It appears that the first generation of consumers who cannot recall a time without mobile technology may be living a kind of digital “bright shiny object syndrome” —which in turn impacts how they process and absorb information (and marketing messages).
In a groundbreaking study commissioned media colossus Time, Inc., researchers at Innerscope Research used biometric monitoring devices (sophisticated technology that remotely measures human emotional responses to different stimuli) and point of view cameras to study the behaviors of two kinds of people: “Digital Immigrants,” or adults who experienced the advent of mobile technology and came to adapt it, and “Digital Natives,” those who have grown up with cordless phones, television remotes and a wide range of other wireless gadgets.
The subjects of this study underwent 300 of monitoring in order to gauge their emotions and actions while using various types of technology available to them.
As Betsy Frank, Chief Research & Insights Officer for Time Inc., explained, “Using biometrics, we were able to drill down even deeper to the emotional experience and subconscious behavior of these audiences.”
The research showed that:
- Nearly two-thirds (65 percent) of the Digital Natives (compared to 41 percent of the Digital Immigrants) carried their mobile devices with them whenever they went from one room of their residence to another.
- Digital Natives switched from one device to another, such as from smartphone to tablet to watching TV, an average of once every two to three minutes.
- Digital Natives displayed less emotional connection to what they were doing on their devices—as soon as something on one device bored them, they merely switched to another gadget.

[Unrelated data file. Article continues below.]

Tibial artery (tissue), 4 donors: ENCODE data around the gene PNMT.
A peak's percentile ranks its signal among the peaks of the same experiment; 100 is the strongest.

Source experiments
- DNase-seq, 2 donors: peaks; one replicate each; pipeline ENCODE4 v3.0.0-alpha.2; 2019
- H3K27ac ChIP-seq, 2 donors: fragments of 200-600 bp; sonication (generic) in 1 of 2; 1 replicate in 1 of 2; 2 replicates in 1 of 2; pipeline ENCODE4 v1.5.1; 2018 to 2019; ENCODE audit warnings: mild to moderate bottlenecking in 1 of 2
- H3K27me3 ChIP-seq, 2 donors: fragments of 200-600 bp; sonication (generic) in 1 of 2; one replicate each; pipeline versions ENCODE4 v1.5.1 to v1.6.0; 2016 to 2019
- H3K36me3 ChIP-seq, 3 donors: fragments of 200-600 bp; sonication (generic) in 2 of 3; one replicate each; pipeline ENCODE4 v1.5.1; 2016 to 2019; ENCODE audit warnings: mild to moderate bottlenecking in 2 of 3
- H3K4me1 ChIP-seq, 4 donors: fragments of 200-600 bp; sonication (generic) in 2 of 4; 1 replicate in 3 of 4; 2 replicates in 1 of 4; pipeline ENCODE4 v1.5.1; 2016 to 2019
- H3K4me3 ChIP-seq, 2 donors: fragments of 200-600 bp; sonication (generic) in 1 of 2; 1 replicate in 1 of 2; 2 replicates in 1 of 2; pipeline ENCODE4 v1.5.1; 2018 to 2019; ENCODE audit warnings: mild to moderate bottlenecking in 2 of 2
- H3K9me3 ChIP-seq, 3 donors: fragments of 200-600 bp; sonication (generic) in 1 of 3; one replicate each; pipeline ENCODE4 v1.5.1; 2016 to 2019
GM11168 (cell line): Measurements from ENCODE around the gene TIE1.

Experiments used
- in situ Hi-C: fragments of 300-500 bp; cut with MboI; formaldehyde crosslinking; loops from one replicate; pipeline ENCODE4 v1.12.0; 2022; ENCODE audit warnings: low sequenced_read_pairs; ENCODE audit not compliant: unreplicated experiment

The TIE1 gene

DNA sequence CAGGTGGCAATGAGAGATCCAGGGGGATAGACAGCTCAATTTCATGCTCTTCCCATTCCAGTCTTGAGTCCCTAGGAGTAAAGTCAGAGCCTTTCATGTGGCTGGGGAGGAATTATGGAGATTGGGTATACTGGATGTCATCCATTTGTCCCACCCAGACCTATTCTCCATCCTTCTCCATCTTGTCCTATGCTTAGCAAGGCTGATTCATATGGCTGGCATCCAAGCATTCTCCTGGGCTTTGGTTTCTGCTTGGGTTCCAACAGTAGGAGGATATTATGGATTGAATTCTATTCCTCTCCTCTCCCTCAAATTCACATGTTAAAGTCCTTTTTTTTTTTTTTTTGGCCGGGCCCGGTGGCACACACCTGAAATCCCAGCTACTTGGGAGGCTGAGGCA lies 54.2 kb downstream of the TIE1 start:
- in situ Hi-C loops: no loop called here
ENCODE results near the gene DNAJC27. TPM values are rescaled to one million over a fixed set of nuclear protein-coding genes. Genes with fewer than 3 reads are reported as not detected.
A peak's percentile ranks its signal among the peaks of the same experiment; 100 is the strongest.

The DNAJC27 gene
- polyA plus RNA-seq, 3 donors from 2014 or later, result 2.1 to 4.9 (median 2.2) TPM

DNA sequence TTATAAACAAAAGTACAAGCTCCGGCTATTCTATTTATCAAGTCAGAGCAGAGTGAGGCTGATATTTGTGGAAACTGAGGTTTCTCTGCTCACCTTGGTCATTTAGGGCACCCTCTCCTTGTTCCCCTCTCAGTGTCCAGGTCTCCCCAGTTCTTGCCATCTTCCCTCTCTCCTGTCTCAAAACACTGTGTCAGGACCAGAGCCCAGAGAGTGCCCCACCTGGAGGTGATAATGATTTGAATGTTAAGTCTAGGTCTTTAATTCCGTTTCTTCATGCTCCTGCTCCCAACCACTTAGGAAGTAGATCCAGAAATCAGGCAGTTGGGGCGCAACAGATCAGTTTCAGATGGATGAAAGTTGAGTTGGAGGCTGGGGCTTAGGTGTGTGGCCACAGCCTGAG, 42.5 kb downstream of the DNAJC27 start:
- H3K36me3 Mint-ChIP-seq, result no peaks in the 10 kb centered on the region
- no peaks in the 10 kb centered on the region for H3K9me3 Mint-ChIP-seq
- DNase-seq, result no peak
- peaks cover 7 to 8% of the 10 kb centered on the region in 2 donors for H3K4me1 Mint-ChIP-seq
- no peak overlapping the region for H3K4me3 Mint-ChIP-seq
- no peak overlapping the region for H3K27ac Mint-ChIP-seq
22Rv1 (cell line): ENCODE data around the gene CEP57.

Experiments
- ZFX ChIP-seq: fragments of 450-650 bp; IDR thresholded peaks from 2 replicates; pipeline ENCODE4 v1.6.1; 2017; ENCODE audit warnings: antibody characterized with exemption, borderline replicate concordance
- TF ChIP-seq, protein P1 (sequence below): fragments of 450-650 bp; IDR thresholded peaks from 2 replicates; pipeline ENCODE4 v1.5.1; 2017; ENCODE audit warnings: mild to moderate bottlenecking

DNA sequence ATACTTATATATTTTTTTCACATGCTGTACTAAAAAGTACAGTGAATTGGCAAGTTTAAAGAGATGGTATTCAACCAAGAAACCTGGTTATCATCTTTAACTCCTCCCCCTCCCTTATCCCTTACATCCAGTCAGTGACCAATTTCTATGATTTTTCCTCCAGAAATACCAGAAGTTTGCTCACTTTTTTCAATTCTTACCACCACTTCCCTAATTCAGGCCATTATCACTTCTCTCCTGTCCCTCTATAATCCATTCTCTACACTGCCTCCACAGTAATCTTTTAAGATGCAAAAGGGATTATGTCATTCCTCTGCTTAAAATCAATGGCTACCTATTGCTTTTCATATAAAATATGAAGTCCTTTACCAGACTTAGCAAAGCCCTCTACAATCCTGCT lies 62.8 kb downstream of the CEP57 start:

- More than half of the Digital Natives admitted they prefer texting other people to actually talking with them. Less than 30 percent of Digital Immigrants shared that view.
Researchers also noted major differences in how the two study groups dealt with information from their devices. While Digital Immigrants tended to take a more linear approach (i.e., followed a story or concept from beginning to middle to end), Digital Natives, who still wanted beginnings, middles and endings, could process them regardless of what order the story or concept’s components were received.
For marketers, this study suggests it’s important to tailor campaigns, messages and delivery methods for different audiences.
“This study strongly suggests…(that) modern media consumption is rewiring the brains of a generation of Americans like never before,´ said Dr. Carl Marci, CEO and Chief Scientist at Innerscope Research. “Storytellers and marketers in this digital age will continue to face an increasingly complex environment with a higher bar for engaging an audience of consumers.”